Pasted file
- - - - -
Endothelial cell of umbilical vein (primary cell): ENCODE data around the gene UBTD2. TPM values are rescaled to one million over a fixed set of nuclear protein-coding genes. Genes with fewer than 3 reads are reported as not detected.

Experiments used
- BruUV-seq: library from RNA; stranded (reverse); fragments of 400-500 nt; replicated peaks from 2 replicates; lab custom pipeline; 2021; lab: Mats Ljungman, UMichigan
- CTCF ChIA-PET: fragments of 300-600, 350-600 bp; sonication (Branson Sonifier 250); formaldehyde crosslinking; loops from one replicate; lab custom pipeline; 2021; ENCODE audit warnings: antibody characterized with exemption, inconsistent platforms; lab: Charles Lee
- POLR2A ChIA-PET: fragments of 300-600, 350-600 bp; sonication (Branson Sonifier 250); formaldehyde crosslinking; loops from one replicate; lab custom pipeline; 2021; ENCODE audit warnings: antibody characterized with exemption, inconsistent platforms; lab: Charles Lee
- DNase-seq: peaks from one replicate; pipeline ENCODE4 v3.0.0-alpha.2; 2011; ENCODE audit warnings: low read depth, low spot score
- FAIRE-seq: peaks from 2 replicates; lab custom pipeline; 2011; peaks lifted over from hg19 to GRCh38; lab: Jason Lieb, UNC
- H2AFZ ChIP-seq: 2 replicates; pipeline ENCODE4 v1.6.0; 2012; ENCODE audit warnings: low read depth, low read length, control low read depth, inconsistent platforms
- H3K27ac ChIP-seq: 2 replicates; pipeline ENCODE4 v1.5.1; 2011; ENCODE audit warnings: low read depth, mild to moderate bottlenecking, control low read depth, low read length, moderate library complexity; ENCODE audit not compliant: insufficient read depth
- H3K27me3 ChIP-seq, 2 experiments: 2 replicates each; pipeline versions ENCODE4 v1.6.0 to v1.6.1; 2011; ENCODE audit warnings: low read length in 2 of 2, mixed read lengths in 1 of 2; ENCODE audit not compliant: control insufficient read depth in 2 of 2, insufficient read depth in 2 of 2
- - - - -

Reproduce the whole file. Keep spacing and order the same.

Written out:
Endothelial cell of umbilical vein (primary cell): ENCODE data around the gene UBTD2. TPM values are rescaled to one million over a fixed set of nuclear protein-coding genes. Genes with fewer than 3 reads are reported as not detected.

Experiments used
- BruUV-seq: library from RNA; stranded (reverse); fragments of 400-500 nt; replicated peaks from 2 replicates; lab custom pipeline; 2021; lab: Mats Ljungman, UMichigan
- CTCF ChIA-PET: fragments of 300-600, 350-600 bp; sonication (Branson Sonifier 250); formaldehyde crosslinking; loops from one replicate; lab custom pipeline; 2021; ENCODE audit warnings: antibody characterized with exemption, inconsistent platforms; lab: Charles Lee
- POLR2A ChIA-PET: fragments of 300-600, 350-600 bp; sonication (Branson Sonifier 250); formaldehyde crosslinking; loops from one replicate; lab custom pipeline; 2021; ENCODE audit warnings: antibody characterized with exemption, inconsistent platforms; lab: Charles Lee
- DNase-seq: peaks from one replicate; pipeline ENCODE4 v3.0.0-alpha.2; 2011; ENCODE audit warnings: low read depth, low spot score
- FAIRE-seq: peaks from 2 replicates; lab custom pipeline; 2011; peaks lifted over from hg19 to GRCh38; lab: Jason Lieb, UNC
- H2AFZ ChIP-seq: 2 replicates; pipeline ENCODE4 v1.6.0; 2012; ENCODE audit warnings: low read depth, low read length, control low read depth, inconsistent platforms
- H3K27ac ChIP-seq: 2 replicates; pipeline ENCODE4 v1.5.1; 2011; ENCODE audit warnings: low read depth, mild to moderate bottlenecking, control low read depth, low read length, moderate library complexity; ENCODE audit not compliant: insufficient read depth
- H3K27me3 ChIP-seq, 2 experiments: 2 replicates each; pipeline versions ENCODE4 v1.6.0 to v1.6.1; 2011; ENCODE audit warnings: low read length in 2 of 2, mixed read lengths in 1 of 2; ENCODE audit not compliant: control insufficient read depth in 2 of 2, insufficient read depth in 2 of 2